Rebecca Scott: When did you start to explore ceramics and what made you continue with it as the main focus of your practice?

Nicola Tassie: I took up ceramics soon after leaving art school where I had studied painting. My main interest was in the use of materials; I was putting sand into the paint and using lots of different drawing materials. Subject engagement became secondary. Clay materials did not feel too different, but I found the regulated process quite liberating. Form making and surface are interdependent. I was throwing on the wheel, making tableware objects and this ‘crafted’ domestic scale of working, in relation to my past experience as an ‘artist’ painter, soon evolved as a subject.

William Plumptre: My first experience of clay was at senior school. It was not exploratory as such, but I was intrigued and delighted by the results of simple throwing and firing pots. At Chelsea art school, I first explored the many facets and techniques of making pots – we had several disciplines from working with plaster moulds, throwing, and then glazing. I loved throwing from the start, at first, a challenge and later a pleasure of the many shapes I could explore.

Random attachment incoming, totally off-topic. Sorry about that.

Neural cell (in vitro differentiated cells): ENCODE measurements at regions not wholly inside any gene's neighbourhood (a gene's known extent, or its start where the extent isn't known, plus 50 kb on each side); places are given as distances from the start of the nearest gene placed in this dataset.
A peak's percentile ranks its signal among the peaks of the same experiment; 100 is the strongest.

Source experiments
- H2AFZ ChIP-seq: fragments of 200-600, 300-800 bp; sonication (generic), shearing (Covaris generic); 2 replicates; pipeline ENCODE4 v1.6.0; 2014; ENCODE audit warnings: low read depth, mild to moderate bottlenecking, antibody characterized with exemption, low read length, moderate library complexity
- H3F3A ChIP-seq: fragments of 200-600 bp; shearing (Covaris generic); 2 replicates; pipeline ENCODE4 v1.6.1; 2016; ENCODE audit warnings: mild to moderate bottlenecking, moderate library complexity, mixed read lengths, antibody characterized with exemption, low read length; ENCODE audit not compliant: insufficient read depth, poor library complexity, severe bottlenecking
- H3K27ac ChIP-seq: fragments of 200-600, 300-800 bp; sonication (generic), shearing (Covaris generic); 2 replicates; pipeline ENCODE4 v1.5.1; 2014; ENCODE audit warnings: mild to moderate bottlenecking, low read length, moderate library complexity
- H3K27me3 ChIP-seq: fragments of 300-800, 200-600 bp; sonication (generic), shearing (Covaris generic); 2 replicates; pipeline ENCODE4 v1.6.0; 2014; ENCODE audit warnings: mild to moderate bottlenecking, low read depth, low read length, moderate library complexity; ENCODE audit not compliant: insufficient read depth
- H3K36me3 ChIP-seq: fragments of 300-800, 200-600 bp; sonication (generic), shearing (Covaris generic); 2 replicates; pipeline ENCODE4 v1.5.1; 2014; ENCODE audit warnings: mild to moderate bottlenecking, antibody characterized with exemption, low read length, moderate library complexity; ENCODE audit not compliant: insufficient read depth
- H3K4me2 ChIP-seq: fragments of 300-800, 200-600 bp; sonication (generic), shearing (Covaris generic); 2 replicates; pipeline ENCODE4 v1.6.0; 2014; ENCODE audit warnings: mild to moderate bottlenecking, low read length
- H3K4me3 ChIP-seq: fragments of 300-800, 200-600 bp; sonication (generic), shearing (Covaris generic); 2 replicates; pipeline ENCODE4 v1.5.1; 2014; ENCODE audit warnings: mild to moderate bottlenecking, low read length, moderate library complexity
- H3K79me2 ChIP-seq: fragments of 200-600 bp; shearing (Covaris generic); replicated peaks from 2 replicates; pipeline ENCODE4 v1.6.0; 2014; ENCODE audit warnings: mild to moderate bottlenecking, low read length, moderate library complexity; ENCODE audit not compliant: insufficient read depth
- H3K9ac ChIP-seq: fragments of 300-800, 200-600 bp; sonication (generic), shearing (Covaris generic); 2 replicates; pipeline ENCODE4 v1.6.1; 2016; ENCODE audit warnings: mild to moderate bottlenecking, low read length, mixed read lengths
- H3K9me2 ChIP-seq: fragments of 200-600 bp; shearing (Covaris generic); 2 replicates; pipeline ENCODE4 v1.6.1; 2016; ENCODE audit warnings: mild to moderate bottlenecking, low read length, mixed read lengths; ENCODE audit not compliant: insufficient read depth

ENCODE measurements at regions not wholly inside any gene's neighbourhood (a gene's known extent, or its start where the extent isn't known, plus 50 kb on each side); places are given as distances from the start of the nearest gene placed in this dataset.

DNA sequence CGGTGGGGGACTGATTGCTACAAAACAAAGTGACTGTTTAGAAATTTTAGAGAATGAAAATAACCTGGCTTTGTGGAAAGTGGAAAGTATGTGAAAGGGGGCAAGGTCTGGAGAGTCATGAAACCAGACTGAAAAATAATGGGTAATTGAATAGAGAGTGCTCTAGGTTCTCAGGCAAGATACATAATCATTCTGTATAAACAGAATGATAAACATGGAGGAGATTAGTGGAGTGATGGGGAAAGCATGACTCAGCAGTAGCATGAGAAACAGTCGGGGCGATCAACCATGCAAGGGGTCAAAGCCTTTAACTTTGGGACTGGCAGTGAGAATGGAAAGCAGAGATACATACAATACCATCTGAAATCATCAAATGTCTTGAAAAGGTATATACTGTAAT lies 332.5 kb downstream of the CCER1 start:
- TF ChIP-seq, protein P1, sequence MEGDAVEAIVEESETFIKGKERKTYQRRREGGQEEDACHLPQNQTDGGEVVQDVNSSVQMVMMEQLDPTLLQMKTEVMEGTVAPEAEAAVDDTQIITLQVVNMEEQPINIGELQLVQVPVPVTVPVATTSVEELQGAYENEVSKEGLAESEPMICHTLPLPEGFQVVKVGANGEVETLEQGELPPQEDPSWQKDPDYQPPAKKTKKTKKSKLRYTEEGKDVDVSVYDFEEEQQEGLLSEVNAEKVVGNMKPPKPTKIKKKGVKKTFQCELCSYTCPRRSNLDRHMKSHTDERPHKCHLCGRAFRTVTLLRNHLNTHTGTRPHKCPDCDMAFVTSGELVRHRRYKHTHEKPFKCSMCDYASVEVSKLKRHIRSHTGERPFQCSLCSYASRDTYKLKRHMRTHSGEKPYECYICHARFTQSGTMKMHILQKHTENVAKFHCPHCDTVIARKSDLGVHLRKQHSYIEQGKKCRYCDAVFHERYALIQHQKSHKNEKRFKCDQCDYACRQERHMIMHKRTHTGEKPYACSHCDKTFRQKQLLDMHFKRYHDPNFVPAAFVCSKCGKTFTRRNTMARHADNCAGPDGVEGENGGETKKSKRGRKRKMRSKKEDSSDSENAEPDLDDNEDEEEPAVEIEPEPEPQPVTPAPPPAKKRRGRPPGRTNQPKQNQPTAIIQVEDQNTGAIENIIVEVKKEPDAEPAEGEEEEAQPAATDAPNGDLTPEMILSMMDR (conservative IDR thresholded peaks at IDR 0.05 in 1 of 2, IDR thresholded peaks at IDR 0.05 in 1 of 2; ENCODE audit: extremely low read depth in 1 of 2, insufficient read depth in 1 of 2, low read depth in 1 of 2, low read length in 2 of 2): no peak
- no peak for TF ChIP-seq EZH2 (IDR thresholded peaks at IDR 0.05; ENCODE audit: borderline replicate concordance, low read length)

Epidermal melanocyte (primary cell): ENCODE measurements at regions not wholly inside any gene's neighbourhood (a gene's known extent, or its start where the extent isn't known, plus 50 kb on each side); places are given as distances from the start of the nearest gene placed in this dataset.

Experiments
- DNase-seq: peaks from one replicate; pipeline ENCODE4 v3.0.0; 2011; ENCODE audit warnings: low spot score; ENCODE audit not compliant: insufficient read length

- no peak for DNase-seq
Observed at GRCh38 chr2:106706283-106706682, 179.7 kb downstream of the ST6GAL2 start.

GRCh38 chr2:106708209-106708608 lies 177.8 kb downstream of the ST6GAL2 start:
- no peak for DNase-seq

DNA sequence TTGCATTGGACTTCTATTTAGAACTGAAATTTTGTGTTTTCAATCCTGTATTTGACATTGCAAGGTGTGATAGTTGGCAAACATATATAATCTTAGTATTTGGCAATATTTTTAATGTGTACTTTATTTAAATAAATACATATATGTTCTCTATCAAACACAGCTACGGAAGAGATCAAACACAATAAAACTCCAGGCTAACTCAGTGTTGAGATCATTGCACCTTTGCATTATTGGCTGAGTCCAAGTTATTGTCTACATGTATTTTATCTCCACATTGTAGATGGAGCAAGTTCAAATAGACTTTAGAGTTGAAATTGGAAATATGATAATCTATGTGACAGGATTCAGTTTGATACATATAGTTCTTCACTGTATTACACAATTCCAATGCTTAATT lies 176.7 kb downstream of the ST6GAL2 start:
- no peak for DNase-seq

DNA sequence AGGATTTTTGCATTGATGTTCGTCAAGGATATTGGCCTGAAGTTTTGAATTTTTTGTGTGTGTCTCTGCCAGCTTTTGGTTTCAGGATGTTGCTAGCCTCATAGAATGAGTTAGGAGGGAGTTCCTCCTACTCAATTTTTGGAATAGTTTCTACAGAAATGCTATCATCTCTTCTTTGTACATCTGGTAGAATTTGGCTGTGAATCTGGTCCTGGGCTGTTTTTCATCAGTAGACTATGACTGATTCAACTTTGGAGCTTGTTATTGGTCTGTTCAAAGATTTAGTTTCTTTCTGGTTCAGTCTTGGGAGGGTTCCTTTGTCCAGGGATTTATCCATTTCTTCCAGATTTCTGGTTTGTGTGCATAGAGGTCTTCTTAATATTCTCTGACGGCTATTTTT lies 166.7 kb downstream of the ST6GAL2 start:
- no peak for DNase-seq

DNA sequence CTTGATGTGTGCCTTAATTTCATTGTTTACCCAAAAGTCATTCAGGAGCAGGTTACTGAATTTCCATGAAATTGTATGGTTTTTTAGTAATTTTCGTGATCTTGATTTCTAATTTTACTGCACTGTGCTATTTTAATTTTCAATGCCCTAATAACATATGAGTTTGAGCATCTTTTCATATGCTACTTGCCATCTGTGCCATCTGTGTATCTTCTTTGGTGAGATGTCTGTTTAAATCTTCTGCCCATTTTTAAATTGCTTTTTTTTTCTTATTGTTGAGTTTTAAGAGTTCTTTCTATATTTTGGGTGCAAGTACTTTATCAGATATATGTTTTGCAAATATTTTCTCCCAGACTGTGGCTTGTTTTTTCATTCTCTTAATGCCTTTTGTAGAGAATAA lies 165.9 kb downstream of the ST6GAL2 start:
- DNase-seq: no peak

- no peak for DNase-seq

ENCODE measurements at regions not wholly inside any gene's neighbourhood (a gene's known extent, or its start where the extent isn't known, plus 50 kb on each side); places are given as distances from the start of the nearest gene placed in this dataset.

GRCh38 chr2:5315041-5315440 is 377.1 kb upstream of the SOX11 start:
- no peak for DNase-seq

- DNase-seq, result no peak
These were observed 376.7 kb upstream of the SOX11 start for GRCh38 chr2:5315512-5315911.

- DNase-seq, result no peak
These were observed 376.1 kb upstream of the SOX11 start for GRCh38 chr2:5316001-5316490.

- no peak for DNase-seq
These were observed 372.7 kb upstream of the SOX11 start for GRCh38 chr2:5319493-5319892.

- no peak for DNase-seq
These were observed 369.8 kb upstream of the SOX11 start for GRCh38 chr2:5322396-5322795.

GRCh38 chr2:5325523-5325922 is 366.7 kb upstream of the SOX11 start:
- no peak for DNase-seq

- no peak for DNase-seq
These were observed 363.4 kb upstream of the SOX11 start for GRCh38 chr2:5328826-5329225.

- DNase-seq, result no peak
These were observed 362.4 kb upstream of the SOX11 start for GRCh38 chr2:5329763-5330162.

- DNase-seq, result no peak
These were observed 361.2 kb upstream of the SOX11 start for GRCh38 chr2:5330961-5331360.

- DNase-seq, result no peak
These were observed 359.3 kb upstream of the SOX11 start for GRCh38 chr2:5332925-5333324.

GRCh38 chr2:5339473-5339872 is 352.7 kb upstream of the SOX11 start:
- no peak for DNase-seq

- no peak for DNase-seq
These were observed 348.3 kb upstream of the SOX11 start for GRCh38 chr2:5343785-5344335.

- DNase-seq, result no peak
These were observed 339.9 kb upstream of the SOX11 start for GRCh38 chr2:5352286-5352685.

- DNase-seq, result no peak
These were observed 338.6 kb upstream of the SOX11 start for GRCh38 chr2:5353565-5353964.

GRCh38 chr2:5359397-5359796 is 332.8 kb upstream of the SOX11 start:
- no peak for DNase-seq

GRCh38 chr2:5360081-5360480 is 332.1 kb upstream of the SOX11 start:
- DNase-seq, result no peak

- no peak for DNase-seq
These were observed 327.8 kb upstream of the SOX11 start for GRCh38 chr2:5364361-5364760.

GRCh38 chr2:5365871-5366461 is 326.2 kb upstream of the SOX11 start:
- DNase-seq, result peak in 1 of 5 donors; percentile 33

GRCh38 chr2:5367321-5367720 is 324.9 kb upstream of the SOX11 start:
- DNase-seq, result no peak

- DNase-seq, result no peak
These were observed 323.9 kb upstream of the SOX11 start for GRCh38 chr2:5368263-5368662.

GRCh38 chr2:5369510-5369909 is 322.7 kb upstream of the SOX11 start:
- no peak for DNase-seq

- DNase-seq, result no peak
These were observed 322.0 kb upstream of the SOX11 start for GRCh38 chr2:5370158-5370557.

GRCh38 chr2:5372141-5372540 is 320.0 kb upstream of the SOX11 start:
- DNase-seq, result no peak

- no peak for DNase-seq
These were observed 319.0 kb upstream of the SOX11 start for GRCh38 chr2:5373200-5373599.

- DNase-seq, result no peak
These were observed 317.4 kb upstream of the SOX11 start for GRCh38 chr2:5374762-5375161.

However, nothing prepared me for the two years spent in Japan. I was made to start all over again and follow traditions and disciplines laid down over many years. The workshops had an order, at Shimaoka Sensei, the workshop was sheer enticement, the building had a cool earth floor in summer and paper shoji windows so you could not see out. The wheels were all Japanese style kick wheels, and the workshop had a complete sense of purpose. The whole working process was deliberate and beautifully executed, I was hooked.

Lawson Oyekan: Like most inquisitive children drawn to the dynamic nature of water. I was fascinated with the physicality of the flowing river and its clay in my environment: the Ogbere River courses of Ibadan. I explored all rivers that I encountered, including sea voyages. During art school, I was allowed to place clay as my favourite medium, by which I further process through transformed into a form beyond the initial discipline of drawing. I learned the traditional methods of working with clay, but I understand the physical nature of plastic clay as stiffer viscosity than that of water.